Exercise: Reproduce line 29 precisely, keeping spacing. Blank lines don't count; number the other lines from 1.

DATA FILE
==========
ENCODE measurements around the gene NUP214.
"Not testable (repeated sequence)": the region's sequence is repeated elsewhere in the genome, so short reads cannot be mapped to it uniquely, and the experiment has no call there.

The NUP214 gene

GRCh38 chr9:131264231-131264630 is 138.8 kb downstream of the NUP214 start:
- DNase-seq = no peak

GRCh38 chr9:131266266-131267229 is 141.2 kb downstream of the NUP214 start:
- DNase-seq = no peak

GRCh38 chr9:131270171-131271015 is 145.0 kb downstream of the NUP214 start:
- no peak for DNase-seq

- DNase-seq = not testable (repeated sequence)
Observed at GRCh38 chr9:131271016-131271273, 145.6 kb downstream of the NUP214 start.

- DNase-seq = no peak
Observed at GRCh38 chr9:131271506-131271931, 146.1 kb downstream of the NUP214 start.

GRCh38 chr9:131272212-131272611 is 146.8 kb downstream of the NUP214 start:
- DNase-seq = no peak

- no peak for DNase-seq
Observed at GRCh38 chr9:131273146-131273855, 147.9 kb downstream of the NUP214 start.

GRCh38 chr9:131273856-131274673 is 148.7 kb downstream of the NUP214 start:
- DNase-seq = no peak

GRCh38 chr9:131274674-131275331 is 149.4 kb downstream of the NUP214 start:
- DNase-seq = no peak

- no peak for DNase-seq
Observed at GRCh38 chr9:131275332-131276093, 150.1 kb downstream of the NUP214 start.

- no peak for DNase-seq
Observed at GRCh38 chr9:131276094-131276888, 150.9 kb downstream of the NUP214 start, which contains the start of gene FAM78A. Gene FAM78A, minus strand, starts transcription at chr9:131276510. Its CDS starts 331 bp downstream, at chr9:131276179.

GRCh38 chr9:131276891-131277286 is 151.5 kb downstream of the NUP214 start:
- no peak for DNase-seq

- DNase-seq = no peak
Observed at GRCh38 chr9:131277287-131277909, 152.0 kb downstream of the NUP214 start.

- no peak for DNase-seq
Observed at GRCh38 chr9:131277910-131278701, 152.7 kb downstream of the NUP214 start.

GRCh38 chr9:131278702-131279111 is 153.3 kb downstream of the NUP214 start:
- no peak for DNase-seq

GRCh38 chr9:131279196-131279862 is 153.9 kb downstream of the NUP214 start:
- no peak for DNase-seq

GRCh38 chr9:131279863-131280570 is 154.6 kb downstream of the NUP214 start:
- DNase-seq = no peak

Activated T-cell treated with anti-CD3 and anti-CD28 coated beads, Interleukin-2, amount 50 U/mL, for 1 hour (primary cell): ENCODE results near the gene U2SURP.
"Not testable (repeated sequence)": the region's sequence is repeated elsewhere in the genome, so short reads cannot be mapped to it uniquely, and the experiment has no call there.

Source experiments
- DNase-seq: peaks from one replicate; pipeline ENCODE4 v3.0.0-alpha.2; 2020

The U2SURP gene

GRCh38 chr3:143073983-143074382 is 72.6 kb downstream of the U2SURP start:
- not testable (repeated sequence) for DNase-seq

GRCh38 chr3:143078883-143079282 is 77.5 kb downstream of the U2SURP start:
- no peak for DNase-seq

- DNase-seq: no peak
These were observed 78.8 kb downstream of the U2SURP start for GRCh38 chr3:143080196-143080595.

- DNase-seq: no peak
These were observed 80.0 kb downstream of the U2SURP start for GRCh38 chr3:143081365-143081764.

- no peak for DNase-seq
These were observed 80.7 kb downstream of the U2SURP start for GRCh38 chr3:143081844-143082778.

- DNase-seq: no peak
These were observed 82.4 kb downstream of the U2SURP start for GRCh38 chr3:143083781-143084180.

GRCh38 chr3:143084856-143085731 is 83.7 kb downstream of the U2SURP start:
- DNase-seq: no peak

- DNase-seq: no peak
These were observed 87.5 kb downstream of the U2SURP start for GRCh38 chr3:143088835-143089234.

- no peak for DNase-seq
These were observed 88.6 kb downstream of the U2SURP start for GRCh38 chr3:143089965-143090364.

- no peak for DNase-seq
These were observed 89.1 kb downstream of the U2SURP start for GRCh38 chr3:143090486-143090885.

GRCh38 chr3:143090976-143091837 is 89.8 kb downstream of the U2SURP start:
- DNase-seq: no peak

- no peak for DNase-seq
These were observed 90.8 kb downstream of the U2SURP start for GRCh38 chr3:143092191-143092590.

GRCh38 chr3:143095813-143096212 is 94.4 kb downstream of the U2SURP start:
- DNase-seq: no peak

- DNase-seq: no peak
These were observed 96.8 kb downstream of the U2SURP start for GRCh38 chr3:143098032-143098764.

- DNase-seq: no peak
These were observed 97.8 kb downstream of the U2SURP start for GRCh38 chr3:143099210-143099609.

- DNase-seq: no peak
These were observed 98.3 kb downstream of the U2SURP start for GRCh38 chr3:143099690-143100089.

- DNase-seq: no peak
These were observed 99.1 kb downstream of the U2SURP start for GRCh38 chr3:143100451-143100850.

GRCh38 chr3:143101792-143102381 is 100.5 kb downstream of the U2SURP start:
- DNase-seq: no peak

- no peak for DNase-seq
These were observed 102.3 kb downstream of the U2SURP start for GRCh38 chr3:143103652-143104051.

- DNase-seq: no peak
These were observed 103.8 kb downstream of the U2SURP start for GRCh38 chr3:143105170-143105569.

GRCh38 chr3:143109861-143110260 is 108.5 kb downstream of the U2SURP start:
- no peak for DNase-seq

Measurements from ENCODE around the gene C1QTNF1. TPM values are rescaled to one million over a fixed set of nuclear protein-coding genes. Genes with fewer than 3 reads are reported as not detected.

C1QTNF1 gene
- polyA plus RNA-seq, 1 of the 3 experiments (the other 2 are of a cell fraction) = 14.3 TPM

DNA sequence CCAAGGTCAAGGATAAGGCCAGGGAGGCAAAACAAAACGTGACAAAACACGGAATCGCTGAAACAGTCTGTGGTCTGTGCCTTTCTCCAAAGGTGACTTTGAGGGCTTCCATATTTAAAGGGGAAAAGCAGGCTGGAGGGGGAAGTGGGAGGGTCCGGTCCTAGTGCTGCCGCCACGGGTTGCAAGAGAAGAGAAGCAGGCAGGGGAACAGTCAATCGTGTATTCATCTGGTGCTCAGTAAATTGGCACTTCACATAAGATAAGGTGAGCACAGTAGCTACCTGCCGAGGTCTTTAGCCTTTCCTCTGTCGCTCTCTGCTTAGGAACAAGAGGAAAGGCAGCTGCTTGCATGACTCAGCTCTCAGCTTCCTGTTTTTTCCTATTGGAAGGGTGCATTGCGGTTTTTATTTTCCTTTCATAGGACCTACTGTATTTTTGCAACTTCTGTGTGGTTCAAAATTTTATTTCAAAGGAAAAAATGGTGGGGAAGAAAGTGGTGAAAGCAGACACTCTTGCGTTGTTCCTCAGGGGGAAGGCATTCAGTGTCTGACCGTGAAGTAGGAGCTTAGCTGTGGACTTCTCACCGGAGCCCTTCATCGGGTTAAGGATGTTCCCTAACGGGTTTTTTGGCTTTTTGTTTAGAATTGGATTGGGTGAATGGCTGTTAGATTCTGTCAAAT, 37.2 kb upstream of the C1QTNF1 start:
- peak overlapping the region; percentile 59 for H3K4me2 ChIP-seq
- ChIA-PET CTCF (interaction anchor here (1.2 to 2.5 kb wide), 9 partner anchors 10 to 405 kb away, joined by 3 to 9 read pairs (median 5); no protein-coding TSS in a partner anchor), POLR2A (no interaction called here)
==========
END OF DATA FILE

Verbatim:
Observed at GRCh38 chr9:131277287-131277909, 152.0 kb downstream of the NUP214 start.